The Language Game

Those of you who know me well, may know of my aborted attempt at language design. While working on it, I hit what I call the \”language design singularity\” — a point at which you realize you\’re headed down the wrong path, and make that jump to the right one. I imagine a lot of would-be language designers hit the singularity. People get interested in design because they recognize the problems with the current system, and seek to improve the situation. At this point, their path begins to move closer to the singularity, eventually there is a jump, like when a metal rod slides close enough to a magnet, and you find yourself in a world where your problems don\’t exist.

For me, it happened like this …

Every language I had seriously worked with had problems that felt solvable to me. One was the fact that you have to type

1
Foo x = new Foo()

everywhere. Why did I have to tell it the name twice, couldn\’t the compiler figure that out? Another was metaprogramming; Java\’s lack of enums seemed like it just needed a simple text transformation in order to be added. Etc., etc., etc. The former led me to type inference and Haskell, the latter to Lisp and its macros. It didn\’t take long before I realized that trying to adopt these features into the Algol family was a waste of time: I crossed the singularity.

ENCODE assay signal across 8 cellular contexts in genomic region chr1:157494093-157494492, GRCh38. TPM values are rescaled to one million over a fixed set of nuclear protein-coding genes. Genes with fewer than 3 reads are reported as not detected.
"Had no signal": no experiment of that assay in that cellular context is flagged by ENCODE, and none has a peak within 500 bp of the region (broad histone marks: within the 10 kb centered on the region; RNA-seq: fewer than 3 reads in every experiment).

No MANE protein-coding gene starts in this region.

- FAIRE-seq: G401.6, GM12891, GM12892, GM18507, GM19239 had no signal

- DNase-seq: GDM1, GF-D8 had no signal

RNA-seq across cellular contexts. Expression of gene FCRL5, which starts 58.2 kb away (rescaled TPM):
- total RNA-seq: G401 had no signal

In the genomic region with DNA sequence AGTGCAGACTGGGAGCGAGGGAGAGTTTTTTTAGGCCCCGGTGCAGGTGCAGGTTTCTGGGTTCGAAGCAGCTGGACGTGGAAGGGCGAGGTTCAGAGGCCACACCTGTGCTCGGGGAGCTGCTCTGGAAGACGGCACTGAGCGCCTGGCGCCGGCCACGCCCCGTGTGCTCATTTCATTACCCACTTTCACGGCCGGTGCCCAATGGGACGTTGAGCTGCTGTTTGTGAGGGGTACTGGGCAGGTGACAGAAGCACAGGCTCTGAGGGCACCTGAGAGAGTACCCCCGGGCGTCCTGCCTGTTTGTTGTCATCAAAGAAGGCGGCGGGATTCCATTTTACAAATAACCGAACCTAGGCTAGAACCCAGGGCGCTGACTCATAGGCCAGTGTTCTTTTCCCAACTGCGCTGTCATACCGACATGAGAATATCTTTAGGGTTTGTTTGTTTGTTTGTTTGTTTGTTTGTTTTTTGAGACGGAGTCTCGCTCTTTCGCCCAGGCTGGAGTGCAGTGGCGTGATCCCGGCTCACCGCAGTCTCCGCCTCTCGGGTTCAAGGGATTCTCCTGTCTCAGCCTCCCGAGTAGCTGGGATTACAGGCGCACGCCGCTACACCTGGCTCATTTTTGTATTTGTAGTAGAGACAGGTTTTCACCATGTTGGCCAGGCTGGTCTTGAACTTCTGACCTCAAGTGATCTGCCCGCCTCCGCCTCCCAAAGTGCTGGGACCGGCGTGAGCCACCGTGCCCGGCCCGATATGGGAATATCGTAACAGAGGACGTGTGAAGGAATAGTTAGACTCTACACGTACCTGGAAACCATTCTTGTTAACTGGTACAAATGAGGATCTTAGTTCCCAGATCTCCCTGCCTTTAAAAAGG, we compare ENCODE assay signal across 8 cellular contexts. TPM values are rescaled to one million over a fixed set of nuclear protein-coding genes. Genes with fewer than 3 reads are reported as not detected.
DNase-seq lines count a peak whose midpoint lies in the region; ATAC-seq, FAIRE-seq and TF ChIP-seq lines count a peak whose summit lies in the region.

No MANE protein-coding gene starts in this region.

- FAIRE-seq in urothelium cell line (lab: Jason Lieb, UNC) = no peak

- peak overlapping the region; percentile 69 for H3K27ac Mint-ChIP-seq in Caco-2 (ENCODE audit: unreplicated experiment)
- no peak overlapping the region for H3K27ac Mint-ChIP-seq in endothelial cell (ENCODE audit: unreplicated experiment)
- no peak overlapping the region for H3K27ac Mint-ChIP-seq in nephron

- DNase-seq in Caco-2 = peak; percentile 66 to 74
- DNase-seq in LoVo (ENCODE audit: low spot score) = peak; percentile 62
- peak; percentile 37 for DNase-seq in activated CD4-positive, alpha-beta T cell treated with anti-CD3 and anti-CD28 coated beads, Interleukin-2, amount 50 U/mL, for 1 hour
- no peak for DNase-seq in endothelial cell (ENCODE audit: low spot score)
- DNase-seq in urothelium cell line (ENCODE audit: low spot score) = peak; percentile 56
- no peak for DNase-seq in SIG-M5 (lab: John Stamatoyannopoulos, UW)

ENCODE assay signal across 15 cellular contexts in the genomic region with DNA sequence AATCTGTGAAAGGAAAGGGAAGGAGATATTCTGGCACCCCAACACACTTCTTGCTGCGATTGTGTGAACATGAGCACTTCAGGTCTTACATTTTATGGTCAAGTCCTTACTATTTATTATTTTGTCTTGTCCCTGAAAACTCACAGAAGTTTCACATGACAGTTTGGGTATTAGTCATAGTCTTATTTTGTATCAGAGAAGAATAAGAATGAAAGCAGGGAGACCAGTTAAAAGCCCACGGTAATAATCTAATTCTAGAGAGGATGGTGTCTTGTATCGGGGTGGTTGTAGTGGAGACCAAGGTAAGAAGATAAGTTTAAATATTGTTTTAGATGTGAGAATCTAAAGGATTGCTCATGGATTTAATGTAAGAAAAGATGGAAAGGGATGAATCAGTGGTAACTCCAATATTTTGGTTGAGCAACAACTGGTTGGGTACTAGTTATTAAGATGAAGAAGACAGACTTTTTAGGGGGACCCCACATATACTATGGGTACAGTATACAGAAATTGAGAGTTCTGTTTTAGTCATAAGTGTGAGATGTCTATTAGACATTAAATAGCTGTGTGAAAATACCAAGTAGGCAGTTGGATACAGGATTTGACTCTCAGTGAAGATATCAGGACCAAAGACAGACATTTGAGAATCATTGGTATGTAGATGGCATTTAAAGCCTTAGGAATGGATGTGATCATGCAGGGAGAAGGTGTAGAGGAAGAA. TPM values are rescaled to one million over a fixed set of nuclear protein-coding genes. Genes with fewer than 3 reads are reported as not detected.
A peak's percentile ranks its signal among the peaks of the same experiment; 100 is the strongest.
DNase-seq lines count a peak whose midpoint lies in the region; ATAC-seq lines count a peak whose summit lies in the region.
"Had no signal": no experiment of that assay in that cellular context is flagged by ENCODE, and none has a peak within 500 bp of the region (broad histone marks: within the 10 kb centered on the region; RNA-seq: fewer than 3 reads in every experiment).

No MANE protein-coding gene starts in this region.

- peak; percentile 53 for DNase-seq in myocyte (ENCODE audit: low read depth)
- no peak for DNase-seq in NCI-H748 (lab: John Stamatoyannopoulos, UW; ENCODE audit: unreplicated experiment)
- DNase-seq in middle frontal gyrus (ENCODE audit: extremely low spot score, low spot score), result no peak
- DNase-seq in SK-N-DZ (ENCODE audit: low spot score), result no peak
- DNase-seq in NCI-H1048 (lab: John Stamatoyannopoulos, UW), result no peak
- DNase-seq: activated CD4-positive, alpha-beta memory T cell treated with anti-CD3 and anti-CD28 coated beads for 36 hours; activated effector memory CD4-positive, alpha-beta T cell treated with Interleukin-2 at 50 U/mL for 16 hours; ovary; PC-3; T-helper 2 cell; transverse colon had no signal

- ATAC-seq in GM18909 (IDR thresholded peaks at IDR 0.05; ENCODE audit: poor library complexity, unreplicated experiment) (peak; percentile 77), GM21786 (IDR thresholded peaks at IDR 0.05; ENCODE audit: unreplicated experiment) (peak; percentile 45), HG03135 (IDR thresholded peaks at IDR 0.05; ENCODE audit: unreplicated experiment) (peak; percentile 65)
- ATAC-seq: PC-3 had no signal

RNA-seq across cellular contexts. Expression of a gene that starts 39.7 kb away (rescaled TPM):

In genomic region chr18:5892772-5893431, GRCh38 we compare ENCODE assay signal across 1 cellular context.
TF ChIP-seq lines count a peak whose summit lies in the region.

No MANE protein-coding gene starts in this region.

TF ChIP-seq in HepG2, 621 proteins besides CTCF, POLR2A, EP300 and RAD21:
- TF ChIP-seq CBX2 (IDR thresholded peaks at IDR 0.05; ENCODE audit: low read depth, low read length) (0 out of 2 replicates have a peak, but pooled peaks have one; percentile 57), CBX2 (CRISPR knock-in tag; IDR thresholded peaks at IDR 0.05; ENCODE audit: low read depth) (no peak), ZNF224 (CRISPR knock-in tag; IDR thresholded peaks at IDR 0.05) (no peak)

What\’s on the other side? Well, it\’s not as easy as saying \”functional programming\”. I mean, sure, that\’s here; it\’s a necessary but not sufficient condition. Part of it is the Lisp syntax, the ease of manipulation, the idea of pattern matching (not regexes), better models of concurrency, etc. The world of programming has really been a different place since I jumped.

So, have I given up language design? Not in the least. I\’m reading about concepts like rho- and pi-calculus, streching my brain before I take on the much more challenging task of improving a language on this side. This isn\’t the kind of brain stretching that happens when you learn J2EE; that\’s like the sides bulging from shoving too much in, this is like enlarging your capacity. Things aren\’t perfect over here, but the problems are ones you don\’t get to think about on the other side, because there are so many more trivial ones that need to be dealt with first.

I have ideas for a new language. And you can expect that it will be a Lisp. I remember before it happened … the syntax was something that prevented me from making the jump for a while. But it wasn\’t worse, just different, and it opened up so many more possibilities. The need for a new language seems much lower than before, maybe just because I haven\’t run to the boundaries of this set yet, but I have a feeling that could take longer than I have available.

Comments are closed.